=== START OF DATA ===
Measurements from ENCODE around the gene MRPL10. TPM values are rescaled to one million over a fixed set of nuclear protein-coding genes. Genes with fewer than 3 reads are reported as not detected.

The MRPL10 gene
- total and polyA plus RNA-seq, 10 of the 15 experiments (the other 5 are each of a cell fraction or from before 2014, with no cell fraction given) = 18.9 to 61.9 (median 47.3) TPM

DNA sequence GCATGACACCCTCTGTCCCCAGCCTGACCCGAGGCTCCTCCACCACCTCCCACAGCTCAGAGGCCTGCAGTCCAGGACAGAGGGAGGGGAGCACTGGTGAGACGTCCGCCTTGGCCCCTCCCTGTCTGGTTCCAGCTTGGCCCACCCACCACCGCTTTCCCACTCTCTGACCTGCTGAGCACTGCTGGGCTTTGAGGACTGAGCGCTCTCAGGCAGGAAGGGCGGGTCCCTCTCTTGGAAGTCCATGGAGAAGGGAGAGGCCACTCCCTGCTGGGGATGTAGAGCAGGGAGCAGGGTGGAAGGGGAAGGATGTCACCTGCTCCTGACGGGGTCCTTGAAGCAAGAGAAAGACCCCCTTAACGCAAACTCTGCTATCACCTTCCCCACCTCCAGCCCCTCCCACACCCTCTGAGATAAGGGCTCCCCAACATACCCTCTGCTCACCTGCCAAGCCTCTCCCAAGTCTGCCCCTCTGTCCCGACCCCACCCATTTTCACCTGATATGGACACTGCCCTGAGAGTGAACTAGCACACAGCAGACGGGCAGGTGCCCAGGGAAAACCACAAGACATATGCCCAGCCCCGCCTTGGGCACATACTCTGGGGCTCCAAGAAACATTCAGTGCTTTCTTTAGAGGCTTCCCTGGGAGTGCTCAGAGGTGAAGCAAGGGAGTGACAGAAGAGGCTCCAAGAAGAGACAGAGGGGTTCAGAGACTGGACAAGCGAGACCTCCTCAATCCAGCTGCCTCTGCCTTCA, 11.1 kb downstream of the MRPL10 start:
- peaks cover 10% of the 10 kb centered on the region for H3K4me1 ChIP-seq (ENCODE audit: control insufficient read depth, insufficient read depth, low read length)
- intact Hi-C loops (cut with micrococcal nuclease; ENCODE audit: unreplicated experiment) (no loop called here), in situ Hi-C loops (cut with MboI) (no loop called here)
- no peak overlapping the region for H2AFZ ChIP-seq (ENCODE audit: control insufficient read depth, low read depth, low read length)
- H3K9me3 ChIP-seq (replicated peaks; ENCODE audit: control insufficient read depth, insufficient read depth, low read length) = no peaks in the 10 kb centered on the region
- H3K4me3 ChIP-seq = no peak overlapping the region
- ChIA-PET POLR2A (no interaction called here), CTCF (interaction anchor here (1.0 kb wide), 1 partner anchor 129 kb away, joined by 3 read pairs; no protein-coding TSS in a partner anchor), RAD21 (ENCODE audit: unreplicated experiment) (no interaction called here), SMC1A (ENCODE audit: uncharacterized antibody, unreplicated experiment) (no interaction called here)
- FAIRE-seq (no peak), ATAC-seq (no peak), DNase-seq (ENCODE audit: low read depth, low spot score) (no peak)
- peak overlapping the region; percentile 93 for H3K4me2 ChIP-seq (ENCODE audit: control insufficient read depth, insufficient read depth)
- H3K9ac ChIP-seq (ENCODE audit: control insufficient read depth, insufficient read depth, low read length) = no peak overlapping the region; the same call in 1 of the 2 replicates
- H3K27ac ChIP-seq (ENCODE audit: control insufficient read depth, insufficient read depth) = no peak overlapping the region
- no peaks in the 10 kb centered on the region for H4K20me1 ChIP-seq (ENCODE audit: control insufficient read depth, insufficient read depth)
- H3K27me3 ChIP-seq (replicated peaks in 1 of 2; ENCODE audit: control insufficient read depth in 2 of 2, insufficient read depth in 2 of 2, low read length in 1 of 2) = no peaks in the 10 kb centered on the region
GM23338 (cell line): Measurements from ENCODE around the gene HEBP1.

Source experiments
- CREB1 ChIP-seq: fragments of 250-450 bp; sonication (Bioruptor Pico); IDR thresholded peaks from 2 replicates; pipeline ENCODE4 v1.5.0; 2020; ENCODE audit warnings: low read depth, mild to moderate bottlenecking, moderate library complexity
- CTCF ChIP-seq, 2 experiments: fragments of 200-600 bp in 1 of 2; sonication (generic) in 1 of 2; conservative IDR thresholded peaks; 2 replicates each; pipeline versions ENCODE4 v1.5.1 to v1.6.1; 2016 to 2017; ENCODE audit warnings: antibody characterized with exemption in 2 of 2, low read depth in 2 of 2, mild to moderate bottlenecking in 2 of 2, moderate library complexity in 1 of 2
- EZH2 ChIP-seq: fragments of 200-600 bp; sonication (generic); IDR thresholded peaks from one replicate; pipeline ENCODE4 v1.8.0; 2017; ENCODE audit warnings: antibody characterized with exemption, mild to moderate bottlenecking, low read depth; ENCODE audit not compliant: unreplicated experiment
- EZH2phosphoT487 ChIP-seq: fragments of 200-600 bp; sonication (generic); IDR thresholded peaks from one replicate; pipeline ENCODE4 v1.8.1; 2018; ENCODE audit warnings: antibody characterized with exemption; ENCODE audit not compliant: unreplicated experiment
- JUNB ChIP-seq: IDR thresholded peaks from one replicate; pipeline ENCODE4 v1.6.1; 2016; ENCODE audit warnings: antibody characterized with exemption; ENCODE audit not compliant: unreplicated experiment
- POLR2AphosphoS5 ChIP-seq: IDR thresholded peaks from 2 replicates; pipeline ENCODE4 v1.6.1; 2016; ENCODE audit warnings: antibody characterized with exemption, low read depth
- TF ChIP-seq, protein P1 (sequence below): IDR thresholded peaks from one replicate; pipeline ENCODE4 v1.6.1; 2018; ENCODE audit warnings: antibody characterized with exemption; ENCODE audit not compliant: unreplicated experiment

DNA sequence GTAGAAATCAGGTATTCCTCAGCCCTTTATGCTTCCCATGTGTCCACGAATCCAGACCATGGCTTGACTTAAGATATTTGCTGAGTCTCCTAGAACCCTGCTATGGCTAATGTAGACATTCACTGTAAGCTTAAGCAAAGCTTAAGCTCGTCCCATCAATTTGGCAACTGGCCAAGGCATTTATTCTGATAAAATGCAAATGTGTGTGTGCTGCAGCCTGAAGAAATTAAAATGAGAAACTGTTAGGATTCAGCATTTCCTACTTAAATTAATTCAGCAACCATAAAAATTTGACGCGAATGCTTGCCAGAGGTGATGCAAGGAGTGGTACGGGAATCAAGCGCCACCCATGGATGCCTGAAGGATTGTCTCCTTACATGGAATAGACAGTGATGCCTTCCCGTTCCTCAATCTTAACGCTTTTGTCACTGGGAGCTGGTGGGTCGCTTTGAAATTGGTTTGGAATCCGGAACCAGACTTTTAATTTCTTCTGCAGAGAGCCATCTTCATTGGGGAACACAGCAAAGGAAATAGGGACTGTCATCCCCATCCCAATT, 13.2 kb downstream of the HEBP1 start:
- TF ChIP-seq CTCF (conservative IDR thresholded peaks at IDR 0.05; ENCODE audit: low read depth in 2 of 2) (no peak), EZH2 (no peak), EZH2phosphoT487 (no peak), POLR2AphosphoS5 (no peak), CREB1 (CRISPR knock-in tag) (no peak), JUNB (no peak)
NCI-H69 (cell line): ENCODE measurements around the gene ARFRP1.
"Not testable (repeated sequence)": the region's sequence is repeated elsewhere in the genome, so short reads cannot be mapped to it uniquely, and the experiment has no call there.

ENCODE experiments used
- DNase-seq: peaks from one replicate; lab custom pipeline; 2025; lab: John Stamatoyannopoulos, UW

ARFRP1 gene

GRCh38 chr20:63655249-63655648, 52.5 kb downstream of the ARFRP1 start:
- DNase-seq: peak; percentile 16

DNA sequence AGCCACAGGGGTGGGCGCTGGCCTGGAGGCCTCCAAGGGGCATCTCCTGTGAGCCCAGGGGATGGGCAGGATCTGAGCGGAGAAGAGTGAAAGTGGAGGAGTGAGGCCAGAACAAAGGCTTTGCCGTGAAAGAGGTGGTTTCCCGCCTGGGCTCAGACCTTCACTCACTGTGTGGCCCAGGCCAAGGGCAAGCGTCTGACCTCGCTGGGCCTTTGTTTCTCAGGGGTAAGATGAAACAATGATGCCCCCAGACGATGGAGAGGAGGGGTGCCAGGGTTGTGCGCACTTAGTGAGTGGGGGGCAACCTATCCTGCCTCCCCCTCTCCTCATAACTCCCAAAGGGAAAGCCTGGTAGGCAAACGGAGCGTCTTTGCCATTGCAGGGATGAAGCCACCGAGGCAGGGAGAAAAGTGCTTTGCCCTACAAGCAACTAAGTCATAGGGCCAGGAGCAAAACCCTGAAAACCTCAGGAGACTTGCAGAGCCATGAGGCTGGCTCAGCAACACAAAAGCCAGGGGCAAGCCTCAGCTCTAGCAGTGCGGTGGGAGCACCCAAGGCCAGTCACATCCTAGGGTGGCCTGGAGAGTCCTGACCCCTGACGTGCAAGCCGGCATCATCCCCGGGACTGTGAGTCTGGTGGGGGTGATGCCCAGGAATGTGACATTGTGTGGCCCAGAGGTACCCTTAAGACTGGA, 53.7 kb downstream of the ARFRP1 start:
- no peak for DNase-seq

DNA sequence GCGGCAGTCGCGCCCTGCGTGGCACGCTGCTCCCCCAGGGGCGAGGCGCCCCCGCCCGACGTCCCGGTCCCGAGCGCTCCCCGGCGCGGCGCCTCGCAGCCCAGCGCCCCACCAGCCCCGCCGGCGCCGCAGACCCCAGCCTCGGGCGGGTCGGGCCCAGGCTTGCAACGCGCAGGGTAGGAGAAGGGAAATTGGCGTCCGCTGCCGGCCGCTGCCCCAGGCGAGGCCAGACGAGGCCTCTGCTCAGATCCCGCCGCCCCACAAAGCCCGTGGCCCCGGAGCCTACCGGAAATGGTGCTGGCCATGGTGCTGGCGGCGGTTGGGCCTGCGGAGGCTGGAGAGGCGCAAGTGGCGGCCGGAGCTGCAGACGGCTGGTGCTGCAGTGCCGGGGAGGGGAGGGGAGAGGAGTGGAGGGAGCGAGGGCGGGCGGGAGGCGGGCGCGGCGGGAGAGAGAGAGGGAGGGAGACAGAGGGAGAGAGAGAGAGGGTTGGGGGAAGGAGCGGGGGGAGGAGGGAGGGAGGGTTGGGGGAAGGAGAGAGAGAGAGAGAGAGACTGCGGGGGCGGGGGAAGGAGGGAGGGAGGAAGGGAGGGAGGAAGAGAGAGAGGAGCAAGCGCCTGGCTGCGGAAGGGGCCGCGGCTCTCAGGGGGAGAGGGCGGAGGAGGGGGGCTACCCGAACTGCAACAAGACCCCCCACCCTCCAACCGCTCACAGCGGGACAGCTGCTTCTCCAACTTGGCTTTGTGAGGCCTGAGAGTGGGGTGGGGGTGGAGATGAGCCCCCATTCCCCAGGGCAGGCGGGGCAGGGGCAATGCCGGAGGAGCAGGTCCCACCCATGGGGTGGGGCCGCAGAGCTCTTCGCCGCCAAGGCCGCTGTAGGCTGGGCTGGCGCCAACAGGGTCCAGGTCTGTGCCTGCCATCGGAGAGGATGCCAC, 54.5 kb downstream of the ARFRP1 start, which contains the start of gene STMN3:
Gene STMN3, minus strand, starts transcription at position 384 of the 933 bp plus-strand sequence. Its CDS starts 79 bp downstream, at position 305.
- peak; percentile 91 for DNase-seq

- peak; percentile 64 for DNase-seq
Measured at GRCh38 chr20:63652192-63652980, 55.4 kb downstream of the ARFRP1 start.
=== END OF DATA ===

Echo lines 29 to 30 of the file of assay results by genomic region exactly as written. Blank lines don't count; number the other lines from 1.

"Not testable (repeated sequence)": the region's sequence is repeated elsewhere in the genome, so short reads cannot be mapped to it uniquely, and the experiment has no call there.

ENCODE experiments used